Dr. Palma Shaw, a vascular surgeon from SUNY Upstate Medical University in New York, is joined by Dr. Patricia Bellows, obstetrician and gynecologist from Houston Methodist Hospital; Dr. Ellen Dillavou, vascular surgeon from Duke Health; Bernadette Aulivola, vascular surgeon from Loyola University Health System; and Houston Methodist vascular surgeons Charudatta Bavare and Alan Lumsden. This conversation was recorded on April 2, 2020.To watch the discussion follow the link below:ISEVS Critical Issues: COVID-19 Impacts on Career, Pregnancy, & Family We’d love to hear about how working during this pandemic is affecting your life, so send us a tweet using #CVnow, and don’t forget to tag @debakeycvedu.
Jim Poole, MD, FAAP, clinical associate of Duke Health, founded FastBraiin in 2010 on the premise that individuals with ADHD have unique strengths in athletics, business, engineering, medicine, sales, the arts, and the classroom—wherever a quick and adaptable brain shines. In this episode, we talk about how he defines ADHD, his approach to management, and how he supports creativity in kids with ADHD. You can find him online at https://fastbraiin.com, on Twitter @FastBraiin, and his book here.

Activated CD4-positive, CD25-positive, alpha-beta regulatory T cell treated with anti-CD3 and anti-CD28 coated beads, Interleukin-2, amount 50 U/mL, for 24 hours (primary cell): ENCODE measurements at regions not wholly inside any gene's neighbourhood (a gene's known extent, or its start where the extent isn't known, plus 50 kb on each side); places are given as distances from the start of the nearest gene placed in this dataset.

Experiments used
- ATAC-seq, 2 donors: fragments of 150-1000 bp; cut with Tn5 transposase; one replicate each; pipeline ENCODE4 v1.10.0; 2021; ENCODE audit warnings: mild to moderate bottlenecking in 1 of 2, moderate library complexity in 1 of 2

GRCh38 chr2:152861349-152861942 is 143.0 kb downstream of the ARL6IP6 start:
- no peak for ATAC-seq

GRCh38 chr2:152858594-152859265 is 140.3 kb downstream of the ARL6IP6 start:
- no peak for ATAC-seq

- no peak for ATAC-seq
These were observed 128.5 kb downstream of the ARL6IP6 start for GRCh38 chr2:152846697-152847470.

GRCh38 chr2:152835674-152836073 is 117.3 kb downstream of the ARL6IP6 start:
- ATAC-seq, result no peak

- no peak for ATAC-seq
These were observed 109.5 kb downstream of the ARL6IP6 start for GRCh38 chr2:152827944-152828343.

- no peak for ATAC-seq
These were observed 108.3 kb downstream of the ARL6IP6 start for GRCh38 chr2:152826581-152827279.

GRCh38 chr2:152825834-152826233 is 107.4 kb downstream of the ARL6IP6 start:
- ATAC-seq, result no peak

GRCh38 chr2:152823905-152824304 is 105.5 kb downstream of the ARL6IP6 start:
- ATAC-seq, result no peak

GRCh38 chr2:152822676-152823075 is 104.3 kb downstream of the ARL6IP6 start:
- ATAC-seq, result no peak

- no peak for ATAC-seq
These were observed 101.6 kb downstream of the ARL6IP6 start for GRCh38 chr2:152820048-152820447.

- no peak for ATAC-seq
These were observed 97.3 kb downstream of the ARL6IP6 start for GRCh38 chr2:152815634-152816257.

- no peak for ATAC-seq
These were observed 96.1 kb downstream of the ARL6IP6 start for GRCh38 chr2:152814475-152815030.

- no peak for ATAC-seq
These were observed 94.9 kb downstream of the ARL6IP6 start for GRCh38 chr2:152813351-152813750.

Jim Poole, MD, FAAP, clinical associate of Duke Health, founded FastBraiin in 2010 on the premise that individuals with ADHD have unique strengths in athletics, business, engineering, medicine, sales, the arts, and the classroom—wherever a quick and adaptable brain shines.FastBraiin has helped over 6,000 children and adolescents move from C’s, D’s and F’s to A/B honor roll, and helped more than 2,000 adults improve their productivity and relationships at home and in the workplace. FastBraiin currently has multiple locations within the Raleigh-Durham area with plans for a national expansion.
We are back to our regularly scheduled programming as Steve Guy returns this week to his moderator of sorts position. John answers questions from Twitter, The Duke updates us on his current health situation, a sober Worldwide chimes in, and so much more in this jam packed episode!
Bridget F. Koontz, MD, joins the AUA Inside Tract to discuss being an Affiliate member with the AUA. Dr. Koontz is a Radiation Oncologist with Duke Health. The AUA is a global membership organization with more than 20,000 members that bridges urologic communities through education, research, policy and philanthropy. To read more about Affiliate AUA membership opportunities please visit its homepage on AUAnet.org.